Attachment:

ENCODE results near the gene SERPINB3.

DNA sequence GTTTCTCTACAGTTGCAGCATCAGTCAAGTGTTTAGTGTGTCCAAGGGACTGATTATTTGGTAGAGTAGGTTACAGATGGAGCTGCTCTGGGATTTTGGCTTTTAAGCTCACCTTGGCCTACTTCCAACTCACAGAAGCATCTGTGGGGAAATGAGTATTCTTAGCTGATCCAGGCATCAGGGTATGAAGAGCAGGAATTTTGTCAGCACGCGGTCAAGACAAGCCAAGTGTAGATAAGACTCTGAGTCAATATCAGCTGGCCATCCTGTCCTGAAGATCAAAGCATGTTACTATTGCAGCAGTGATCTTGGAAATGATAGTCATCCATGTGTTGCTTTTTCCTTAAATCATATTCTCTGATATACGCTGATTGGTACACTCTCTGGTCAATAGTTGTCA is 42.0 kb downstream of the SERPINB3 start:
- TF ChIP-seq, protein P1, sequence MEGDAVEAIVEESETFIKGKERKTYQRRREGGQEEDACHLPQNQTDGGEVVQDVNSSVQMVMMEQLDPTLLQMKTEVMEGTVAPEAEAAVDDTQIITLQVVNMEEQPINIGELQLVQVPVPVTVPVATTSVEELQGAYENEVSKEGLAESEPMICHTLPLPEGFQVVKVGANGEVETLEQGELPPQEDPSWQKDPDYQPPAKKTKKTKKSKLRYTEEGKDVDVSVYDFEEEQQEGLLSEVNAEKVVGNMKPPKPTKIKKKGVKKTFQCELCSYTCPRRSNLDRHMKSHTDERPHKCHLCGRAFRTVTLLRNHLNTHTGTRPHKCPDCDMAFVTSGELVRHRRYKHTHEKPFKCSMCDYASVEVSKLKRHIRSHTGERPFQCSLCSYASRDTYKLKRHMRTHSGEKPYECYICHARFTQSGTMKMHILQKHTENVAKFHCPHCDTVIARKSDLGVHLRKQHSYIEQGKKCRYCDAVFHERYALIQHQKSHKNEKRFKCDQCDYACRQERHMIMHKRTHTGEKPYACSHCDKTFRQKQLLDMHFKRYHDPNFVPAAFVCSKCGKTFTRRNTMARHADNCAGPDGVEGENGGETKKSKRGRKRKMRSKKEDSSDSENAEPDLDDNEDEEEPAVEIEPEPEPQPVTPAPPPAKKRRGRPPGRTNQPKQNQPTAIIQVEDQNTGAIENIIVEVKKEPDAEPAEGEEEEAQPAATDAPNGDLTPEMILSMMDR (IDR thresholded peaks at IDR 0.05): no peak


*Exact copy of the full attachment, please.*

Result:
ENCODE results near the gene SERPINB3.

DNA sequence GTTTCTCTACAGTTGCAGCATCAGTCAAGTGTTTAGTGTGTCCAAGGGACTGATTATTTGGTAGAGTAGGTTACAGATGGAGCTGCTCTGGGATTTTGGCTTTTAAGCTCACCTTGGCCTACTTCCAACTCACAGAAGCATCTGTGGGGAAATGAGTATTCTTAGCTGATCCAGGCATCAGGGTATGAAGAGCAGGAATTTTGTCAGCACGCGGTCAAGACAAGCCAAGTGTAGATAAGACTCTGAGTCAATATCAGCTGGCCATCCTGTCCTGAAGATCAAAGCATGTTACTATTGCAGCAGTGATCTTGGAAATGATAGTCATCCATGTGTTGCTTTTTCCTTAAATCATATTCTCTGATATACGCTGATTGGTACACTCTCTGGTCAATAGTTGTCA is 42.0 kb downstream of the SERPINB3 start:
- TF ChIP-seq, protein P1, sequence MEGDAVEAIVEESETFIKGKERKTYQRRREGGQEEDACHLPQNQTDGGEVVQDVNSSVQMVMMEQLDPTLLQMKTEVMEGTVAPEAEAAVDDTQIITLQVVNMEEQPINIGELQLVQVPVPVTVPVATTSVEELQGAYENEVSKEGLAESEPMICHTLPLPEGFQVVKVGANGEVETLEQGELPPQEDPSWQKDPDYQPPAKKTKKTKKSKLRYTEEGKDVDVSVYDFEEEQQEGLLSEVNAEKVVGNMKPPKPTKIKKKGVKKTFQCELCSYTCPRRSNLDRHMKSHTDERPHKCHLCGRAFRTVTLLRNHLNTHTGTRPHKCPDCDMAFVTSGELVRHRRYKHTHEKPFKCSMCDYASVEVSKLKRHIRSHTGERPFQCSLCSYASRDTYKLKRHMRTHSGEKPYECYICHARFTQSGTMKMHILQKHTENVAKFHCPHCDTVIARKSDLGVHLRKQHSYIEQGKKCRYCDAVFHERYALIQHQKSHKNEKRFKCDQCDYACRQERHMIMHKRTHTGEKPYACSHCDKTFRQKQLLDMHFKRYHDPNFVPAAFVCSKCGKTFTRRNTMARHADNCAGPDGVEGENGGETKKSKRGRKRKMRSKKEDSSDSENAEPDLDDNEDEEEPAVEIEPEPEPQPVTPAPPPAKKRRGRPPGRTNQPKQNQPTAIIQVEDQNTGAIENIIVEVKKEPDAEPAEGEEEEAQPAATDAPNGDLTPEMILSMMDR (IDR thresholded peaks at IDR 0.05): no peak